|K19: The Widowmaker
starring Harrison Ford and Liam Neeson
by Stephen Notley
K-19: The Widowmaker is a competent, satisfactory submarine movie. Not too terrible, not too great, it's the kind of movie they invented 3 stars for.
The biggest change from the typical submarine movie, K-19's big innovation, is that is doesn't feature any scenes where everybody gets terribly quiet while a sonar pings overhead. In fact, there's no combat at all -- no torpedoes launched, no depth charges avoided, no "Dive! Dive!" to avoid a pursuer (though there is a "Dive! Dive!" scene).
Nope, K-19's problems as a submarine are all internal. You might call it "The Unluckiest Submarine Ever." First, the big Soviet masters are so horny to try a submarine-launched missile test, they insist on sending K-19 out in a state of total disrepair (kinda like the Enterprise in Star Trek V). As if that wasn't bad enough, they demote crew-beloved captain Liam Neeson to executive officer and make stuffy Harrison Ford the new captain. And of course, Harrison Ford is the kind of perfectionist jerk who forces the crew to do drill after drill after drill.
We all know what happens when a tired, distracted crew are forced to do too many drills; eventually, somebody's gonna get his hand crushed. This is one unlucky boat. And if there's one thing you don't want to have on a really unlucky boat, it's a nuclear reactor.
It might seem rather counter-intuitive, Americans making a submarine movie that casts Soviets as the heroes. They make up for it by making the whole movie a big fat metaphor for collapsing communism, complete with stupid orders from the top, good men on down trying to do their duty, rickety everything, and nuclear disaster.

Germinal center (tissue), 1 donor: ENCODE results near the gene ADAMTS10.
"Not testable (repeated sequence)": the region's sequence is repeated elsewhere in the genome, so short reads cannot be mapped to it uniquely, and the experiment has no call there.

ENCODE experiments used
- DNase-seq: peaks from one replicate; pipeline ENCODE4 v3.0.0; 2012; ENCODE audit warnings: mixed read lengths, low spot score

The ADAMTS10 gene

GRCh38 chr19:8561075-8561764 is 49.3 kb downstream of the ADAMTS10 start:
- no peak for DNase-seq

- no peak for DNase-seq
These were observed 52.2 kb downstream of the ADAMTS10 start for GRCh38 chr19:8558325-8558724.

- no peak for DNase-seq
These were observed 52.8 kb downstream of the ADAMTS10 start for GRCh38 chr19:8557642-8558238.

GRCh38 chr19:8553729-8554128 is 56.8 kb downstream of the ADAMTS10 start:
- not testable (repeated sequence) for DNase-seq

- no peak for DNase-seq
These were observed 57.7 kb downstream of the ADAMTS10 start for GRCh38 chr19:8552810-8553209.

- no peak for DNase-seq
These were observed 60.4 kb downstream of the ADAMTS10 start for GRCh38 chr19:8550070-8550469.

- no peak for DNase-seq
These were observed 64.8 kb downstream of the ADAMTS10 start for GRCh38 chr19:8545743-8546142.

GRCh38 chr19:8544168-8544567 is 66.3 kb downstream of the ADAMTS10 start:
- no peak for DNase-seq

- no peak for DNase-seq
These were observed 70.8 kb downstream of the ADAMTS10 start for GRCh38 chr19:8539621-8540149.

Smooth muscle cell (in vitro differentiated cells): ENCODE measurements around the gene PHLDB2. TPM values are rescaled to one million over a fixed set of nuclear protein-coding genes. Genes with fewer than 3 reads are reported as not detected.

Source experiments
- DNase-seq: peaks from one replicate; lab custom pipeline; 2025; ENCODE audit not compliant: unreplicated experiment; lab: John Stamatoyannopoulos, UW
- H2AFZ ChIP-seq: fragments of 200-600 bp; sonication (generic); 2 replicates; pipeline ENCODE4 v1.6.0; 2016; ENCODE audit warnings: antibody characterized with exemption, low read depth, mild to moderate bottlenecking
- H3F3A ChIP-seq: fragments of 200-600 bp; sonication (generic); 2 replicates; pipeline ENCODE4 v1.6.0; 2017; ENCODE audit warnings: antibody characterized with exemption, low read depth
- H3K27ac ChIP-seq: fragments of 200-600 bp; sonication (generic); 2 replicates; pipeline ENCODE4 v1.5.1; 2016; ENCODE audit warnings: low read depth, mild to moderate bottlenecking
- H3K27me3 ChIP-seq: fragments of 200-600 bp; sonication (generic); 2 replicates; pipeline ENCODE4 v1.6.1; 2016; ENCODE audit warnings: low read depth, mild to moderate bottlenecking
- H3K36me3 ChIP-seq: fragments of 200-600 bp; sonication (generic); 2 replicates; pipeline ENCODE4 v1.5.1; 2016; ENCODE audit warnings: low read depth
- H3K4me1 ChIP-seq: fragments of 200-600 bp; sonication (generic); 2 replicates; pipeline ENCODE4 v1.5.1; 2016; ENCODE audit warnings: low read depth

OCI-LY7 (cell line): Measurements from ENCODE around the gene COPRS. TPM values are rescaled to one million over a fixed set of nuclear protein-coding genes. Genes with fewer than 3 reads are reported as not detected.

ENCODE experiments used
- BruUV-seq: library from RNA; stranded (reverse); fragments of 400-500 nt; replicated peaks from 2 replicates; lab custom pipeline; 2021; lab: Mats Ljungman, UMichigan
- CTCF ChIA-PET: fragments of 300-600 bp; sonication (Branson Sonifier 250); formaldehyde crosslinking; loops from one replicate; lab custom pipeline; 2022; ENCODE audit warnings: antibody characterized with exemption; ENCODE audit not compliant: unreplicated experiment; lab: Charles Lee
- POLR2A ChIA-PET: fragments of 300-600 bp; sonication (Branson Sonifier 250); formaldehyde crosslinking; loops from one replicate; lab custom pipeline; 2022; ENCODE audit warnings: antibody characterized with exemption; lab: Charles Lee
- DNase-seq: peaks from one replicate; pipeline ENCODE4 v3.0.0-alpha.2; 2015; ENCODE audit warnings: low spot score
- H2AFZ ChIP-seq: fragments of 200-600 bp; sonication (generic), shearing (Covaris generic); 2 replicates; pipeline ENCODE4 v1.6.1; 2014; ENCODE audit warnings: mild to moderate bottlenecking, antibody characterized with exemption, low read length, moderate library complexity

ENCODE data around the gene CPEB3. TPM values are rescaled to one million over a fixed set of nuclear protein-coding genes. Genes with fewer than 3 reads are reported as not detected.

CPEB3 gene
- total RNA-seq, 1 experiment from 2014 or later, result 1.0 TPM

On the plus side, K-19 does a pretty good job of showing that, when it comes down to it, your average Russian little guy is capable of some pretty astounding acts of courage and deprivation.
K-19 is directed by Kathryn Bigelow, who dated James Cameron a decade ago and once made a pretty cool hardass vampire movie called Near Dark. Since then she's been failing to live up to Near Dark's promise with movies like Point Break, Blue Steel and Strange Days. Still, she's always had a good hand with the craft of her films, and she knows how to tell her story so it's tense, particularly some frankly grim reactor repair scenes.
Submarine movies always gotta have officers butting heads, and Neeson and Ford turn out to be pretty convincing butters. Luckily Harrison Ford comes off a lot better in the film than he does in the trailer, with his sad-pig version of a Russian accent. The bad accent doesn't do too much damage in the movie, thankfully, because Ford's Captain Vostrikov is the kind of guy who gives orders and then glares to get them followed, and Ford still glares like he used to (though it's hard to imagine what they think he's gonna be able to do in Indy 4). Neeson isn't trying too hard in the accent department either, but he sticks up for his men like he should, and between him and Ford, duty gets a big ol' workout.
As I say, a functional, workmanlike movie, one you could go to with
your parents. Nothing too fancy, but some changes in the submarine formula
and a story you can reasonably care about. Three stars, I'd say.